Washington bill boosts ‘advanced nuclear reactor technology’ for state’s green future

A new bill in the Washington state House weighs into the state's carbon-neutral future by insisting nuclear power be a big part of the solution.

Published: February 2, 2023 6:50pm

Updated: February 3, 2023 7:24am

(The Center Square) -

A new bill in the Washington state House weighs into the state's carbon-neutral future by insisting nuclear power be a big part of the solution.

The stated intent of HB 1584 is "Planning for advanced nuclear reactor technology in Washington."

If enacted, the bill would require Washington's future energy plans to include "consideration of measures that will promote the development of advanced nuclear reactor technology in Washington."

State GOP Rep. Stephanie Barnard is optimistic about the bill she's co-sponsoring having the potential to help expand nuclear power as an energy resource for the state.

"Advanced nuclear reactor technology is price competitive with other renewables," she said. "Because it's reliable and can be used on a large scale, nuclear energy can reduce our dependence on carbon-producing energy supplies."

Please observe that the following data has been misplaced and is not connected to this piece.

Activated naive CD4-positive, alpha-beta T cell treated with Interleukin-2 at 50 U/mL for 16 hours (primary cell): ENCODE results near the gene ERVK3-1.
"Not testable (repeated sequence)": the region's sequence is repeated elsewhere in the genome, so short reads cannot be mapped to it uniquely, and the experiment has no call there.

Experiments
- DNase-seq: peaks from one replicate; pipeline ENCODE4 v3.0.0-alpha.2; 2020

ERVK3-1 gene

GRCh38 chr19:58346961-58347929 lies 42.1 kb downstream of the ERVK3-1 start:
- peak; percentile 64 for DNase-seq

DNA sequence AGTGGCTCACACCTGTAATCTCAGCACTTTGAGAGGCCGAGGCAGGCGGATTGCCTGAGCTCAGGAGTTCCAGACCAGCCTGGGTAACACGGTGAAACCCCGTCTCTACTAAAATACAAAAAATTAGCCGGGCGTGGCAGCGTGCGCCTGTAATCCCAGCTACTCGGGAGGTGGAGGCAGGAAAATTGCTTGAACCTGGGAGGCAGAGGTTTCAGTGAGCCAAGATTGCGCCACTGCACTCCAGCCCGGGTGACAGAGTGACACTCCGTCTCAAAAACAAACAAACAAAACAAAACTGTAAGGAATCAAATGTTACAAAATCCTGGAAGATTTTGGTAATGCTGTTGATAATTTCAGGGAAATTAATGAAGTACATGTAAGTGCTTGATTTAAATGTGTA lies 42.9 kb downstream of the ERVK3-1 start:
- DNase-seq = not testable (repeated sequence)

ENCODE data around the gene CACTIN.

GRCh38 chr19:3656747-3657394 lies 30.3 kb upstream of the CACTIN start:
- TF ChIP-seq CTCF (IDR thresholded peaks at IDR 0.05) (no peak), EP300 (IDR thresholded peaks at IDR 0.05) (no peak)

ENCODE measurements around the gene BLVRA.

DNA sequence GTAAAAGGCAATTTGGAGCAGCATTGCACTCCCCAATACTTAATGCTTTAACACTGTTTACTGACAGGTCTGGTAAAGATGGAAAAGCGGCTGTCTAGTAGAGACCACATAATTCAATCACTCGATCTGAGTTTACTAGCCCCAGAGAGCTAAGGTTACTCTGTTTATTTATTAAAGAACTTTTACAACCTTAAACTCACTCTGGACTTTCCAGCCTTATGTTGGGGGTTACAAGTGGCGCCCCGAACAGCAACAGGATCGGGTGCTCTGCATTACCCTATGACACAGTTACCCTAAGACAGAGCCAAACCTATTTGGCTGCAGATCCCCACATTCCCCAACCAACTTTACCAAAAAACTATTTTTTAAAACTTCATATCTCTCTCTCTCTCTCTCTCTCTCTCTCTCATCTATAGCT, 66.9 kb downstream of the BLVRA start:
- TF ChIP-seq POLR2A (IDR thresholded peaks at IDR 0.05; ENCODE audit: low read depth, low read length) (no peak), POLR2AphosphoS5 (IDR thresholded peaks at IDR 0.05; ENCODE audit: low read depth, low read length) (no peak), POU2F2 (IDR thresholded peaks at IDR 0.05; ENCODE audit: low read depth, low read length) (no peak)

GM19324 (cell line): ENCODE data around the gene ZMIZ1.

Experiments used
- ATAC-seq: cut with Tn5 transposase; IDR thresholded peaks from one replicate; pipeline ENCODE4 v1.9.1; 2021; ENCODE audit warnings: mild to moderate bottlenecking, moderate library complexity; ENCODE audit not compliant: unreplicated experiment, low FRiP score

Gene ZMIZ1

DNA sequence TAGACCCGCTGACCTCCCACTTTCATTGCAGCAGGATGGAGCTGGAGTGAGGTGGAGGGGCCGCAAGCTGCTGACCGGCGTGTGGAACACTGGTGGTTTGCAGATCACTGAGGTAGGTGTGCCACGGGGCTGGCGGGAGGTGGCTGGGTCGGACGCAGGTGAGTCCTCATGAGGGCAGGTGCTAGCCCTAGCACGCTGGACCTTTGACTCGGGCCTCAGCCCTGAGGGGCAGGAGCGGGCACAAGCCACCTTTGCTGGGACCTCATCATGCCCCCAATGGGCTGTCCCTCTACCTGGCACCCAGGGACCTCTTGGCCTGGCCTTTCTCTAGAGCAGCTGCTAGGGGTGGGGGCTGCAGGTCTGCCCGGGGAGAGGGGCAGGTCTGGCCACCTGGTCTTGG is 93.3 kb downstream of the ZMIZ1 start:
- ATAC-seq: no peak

Barnard sits in the minority on the state House Environment and Energy Committee, where the bill is pending.

She argues the state's Clean Energy Transformation Act, won't achieve its stated objective of have nothing but clean energy in Washington by 2045 won't happen without expanding many "clean" alternatives, including nuclear power.

The Washington governor's office weighs in on pending legislation only sporadically. In this case, it did not support or oppose pending nuclear bills but rather helped the Legislature to weigh their merits.

"I checked with our energy folks and there's a similar Senate proposal – SB 5129 – that Commerce testified on," said Jaime Smith, Gov. Jay Inslee's head of communications, in an email to The Center Square. "They didn't oppose it but noted the bill tells us to do something we already do, which is consider advanced nuclear technology in developing the state energy strategy."

Smith also said: "We don't know currently whether nuclear will be the best solution in 2045, but we plan to revisit all commercially-available technologies, including nuclear, when we update the State Energy Strategy in 2028."

In addition, she raised concerns about  HB 1584 omits is the acknowledgement the state needs a "long-term solution for spent nuclear fuel."

She also argued that CETA, which Inslee signed in 2019 and still supports, "allows nuclear as a clean source of electricity."

The House Environment and Energy will hold a public hearing on the bill Feb. 7.

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